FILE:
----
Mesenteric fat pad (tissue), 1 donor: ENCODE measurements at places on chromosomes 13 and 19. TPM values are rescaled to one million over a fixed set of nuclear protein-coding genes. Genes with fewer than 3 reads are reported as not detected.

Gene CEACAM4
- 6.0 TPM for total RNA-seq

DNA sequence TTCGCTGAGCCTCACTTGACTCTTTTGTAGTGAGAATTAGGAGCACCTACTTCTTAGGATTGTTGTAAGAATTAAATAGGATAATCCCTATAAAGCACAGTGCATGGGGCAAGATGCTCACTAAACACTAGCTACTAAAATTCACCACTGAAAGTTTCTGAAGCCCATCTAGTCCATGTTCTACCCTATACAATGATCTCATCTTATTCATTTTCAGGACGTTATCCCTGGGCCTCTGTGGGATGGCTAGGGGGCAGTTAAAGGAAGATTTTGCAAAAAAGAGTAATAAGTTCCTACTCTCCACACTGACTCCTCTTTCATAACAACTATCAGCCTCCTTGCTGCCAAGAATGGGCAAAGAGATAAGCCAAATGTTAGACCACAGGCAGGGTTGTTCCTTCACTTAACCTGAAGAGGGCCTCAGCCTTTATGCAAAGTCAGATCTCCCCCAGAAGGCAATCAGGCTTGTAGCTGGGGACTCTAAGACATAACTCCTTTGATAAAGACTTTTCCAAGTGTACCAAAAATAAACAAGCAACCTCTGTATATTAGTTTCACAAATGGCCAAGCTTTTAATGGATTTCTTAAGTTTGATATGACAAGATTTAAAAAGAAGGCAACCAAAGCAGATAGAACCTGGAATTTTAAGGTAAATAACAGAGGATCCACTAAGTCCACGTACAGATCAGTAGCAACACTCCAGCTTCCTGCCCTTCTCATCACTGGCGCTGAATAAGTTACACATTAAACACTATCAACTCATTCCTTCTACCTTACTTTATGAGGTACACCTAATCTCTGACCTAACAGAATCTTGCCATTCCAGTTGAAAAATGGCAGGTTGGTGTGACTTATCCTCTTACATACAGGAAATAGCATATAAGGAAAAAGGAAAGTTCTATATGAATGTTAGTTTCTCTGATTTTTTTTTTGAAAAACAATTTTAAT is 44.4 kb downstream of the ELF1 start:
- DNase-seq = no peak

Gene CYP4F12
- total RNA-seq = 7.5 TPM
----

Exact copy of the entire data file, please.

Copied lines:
Mesenteric fat pad (tissue), 1 donor: ENCODE measurements at places on chromosomes 13 and 19. TPM values are rescaled to one million over a fixed set of nuclear protein-coding genes. Genes with fewer than 3 reads are reported as not detected.

Gene CEACAM4
- 6.0 TPM for total RNA-seq

DNA sequence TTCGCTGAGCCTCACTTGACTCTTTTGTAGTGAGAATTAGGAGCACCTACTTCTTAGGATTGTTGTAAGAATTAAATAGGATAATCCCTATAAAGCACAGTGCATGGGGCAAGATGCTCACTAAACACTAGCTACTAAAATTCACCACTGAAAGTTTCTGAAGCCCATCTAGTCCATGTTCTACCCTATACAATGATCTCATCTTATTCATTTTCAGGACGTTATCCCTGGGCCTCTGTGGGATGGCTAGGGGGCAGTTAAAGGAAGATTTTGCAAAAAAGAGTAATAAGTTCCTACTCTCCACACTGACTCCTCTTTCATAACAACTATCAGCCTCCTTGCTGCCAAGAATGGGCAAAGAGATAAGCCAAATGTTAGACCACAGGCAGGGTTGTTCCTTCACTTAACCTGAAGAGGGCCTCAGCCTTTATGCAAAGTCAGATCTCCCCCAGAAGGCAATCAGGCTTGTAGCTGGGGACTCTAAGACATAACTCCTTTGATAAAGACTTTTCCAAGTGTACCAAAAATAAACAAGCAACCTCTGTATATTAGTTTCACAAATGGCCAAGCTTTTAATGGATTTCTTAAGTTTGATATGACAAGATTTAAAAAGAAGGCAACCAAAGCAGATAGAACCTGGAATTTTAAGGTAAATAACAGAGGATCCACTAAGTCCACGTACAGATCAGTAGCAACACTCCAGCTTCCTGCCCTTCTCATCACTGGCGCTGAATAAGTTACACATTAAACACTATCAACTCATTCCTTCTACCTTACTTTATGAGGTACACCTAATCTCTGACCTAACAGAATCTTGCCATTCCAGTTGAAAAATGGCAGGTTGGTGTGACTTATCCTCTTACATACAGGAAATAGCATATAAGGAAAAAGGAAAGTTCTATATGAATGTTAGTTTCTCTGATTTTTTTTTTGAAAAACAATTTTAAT is 44.4 kb downstream of the ELF1 start:
- DNase-seq = no peak

Gene CYP4F12
- total RNA-seq = 7.5 TPM